The Anti-Comintern Pact was concluded between Nazi Germany and the Empire of Japan (later to be joined by other countries) on November 25, 1936 and was directed against the Communist International (Comintern) in general, and the Soviet Union in particular.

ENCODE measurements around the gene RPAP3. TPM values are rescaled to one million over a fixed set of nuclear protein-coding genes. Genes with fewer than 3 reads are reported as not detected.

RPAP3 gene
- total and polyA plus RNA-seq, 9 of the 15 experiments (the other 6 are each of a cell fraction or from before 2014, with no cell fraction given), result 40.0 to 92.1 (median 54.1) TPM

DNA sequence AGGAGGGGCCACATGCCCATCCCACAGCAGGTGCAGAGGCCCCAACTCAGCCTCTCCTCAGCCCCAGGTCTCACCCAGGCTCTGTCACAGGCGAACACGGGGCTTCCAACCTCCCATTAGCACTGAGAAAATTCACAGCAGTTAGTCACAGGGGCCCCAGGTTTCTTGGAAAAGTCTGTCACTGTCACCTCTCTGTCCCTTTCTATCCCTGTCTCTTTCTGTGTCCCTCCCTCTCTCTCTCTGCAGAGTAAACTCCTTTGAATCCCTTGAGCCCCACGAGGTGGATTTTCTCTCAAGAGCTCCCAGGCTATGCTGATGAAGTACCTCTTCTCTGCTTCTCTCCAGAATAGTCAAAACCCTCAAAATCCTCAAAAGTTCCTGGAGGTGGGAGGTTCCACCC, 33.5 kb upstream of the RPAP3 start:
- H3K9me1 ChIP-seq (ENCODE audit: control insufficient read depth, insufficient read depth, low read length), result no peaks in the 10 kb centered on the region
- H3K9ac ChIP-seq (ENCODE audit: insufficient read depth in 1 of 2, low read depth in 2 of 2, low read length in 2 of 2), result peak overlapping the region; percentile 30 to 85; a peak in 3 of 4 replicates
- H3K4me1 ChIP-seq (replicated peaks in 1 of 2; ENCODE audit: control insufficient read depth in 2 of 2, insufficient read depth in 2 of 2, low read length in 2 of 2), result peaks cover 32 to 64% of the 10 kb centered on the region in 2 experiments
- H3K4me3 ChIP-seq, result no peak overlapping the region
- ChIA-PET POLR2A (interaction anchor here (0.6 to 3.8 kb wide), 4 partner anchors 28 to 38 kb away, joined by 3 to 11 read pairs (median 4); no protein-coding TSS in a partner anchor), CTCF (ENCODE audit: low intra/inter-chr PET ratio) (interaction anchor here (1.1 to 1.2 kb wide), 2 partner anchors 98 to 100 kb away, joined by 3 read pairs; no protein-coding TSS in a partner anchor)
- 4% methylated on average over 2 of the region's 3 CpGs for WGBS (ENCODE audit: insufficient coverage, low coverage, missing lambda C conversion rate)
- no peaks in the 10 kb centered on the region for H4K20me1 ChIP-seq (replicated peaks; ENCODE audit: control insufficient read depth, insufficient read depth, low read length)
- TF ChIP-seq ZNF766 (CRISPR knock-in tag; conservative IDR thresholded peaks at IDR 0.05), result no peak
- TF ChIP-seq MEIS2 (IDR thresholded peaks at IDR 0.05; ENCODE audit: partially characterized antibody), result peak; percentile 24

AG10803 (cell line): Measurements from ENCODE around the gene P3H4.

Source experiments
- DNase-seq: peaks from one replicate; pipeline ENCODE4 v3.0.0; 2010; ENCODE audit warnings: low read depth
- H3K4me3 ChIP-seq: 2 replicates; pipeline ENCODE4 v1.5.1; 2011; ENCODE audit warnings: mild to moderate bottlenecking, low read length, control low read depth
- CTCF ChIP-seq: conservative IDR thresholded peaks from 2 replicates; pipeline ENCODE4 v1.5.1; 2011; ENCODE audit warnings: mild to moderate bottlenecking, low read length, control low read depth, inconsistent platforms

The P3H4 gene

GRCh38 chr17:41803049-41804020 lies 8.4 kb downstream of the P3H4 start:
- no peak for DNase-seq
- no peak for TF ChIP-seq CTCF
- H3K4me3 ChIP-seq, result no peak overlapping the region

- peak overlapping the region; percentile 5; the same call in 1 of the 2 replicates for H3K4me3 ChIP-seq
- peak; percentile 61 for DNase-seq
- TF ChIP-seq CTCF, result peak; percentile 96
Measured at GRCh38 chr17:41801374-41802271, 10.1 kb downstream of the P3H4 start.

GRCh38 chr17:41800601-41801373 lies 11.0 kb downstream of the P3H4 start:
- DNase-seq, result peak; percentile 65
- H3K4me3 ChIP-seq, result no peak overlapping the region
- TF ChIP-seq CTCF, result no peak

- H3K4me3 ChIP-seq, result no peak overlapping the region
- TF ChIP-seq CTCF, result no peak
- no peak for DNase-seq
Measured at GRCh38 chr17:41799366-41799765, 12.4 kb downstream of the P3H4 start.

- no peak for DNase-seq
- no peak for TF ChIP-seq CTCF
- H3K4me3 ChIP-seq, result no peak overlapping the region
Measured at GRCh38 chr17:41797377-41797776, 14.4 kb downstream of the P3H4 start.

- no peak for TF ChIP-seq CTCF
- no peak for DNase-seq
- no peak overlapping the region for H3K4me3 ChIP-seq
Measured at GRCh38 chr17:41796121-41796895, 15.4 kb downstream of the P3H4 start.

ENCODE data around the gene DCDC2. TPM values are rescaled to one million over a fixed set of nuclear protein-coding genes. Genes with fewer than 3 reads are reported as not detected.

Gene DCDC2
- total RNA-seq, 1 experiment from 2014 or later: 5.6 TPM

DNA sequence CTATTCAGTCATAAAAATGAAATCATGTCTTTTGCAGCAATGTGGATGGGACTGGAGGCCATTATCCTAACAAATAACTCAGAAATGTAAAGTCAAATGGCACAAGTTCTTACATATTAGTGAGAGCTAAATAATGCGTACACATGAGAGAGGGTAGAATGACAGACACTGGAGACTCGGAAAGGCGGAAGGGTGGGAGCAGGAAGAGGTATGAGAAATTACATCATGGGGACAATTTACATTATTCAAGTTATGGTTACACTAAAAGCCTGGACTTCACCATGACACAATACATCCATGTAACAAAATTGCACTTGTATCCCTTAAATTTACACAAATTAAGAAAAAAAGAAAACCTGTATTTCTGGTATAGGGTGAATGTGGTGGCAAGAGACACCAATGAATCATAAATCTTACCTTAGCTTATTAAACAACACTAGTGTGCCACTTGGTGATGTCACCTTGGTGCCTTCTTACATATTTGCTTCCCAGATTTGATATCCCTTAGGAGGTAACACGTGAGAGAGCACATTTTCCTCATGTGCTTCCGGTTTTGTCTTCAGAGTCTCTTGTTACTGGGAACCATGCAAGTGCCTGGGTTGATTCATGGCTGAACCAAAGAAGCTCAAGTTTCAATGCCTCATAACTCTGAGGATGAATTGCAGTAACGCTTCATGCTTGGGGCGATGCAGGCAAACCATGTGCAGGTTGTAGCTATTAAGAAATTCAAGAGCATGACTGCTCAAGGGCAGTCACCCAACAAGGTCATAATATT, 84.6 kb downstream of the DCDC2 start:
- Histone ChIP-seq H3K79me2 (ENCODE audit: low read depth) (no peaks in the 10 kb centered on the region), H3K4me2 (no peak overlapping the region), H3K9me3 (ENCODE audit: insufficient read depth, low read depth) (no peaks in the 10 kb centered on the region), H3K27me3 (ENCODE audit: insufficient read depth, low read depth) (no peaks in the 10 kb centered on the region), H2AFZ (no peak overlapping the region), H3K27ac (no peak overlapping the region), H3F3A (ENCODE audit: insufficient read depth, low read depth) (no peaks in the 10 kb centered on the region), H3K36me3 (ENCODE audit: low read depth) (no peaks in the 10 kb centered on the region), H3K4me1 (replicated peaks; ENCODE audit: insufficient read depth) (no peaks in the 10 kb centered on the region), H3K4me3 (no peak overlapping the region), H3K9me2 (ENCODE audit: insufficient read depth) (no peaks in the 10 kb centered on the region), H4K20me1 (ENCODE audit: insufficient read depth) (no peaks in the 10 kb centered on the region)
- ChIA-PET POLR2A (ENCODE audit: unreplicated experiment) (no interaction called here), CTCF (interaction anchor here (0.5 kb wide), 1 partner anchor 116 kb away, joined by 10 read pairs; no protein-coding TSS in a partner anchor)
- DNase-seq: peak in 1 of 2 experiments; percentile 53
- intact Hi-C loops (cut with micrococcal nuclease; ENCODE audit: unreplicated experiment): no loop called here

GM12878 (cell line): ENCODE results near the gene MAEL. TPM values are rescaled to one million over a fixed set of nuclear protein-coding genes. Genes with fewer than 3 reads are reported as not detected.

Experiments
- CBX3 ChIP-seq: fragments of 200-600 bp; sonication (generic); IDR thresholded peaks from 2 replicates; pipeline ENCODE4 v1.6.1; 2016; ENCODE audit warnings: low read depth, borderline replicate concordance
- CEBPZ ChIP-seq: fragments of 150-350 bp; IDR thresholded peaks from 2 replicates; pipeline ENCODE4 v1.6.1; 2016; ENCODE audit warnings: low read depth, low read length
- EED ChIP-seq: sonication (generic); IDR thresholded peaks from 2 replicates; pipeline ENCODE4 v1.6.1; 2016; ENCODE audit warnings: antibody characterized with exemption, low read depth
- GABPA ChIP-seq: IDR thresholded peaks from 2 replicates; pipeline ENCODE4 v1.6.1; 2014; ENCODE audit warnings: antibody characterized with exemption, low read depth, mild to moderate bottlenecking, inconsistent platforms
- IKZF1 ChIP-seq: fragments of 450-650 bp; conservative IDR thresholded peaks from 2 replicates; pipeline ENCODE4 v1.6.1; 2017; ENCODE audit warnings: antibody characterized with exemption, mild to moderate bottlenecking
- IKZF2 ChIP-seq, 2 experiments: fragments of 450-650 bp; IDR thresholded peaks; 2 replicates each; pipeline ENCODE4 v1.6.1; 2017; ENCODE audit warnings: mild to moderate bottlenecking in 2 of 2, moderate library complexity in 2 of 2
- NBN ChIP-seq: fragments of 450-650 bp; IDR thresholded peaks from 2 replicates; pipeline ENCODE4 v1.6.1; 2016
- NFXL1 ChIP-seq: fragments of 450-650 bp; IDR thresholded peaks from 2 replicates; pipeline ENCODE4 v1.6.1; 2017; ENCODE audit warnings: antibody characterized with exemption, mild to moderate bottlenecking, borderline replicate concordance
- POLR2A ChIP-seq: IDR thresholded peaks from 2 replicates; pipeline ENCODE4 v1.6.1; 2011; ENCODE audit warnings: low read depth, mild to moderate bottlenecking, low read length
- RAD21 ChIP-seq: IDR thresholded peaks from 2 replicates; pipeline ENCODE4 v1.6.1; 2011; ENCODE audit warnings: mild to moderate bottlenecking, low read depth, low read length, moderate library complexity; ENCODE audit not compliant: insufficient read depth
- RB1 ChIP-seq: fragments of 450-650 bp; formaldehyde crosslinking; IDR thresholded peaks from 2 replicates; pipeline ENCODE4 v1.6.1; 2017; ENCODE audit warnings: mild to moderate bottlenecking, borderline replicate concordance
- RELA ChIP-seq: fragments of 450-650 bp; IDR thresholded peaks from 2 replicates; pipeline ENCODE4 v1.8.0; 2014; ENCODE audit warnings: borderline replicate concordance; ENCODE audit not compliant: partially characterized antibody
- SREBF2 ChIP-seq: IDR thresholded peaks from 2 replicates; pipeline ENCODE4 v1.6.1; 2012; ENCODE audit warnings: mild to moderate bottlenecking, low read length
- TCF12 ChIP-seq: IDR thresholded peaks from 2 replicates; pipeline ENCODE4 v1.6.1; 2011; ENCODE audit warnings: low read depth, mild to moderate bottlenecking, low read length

On November 6, 1937, Italy also joined the pact, thereby forming the group that would later be known as the Axis Powers. Italy's decision was more or less a reaction against the failed Stresa front, the Franco-British initiative of 1935 designed to keep Nazi Germany from extending beyond her present borders. In particular, both nations tried to block "German expansionism", especially the annexation of Austria, which was also in Italy's best interests to prevent. Distrustful relations and Benito Mussolini's own expansionism furthered the distance between Italy and the United Kingdom, as well as France. Italy invaded the African State of Abyssinia (Ethiopia) in October 1935, an act of unprovoked aggression that was a breach of League of Nations policy.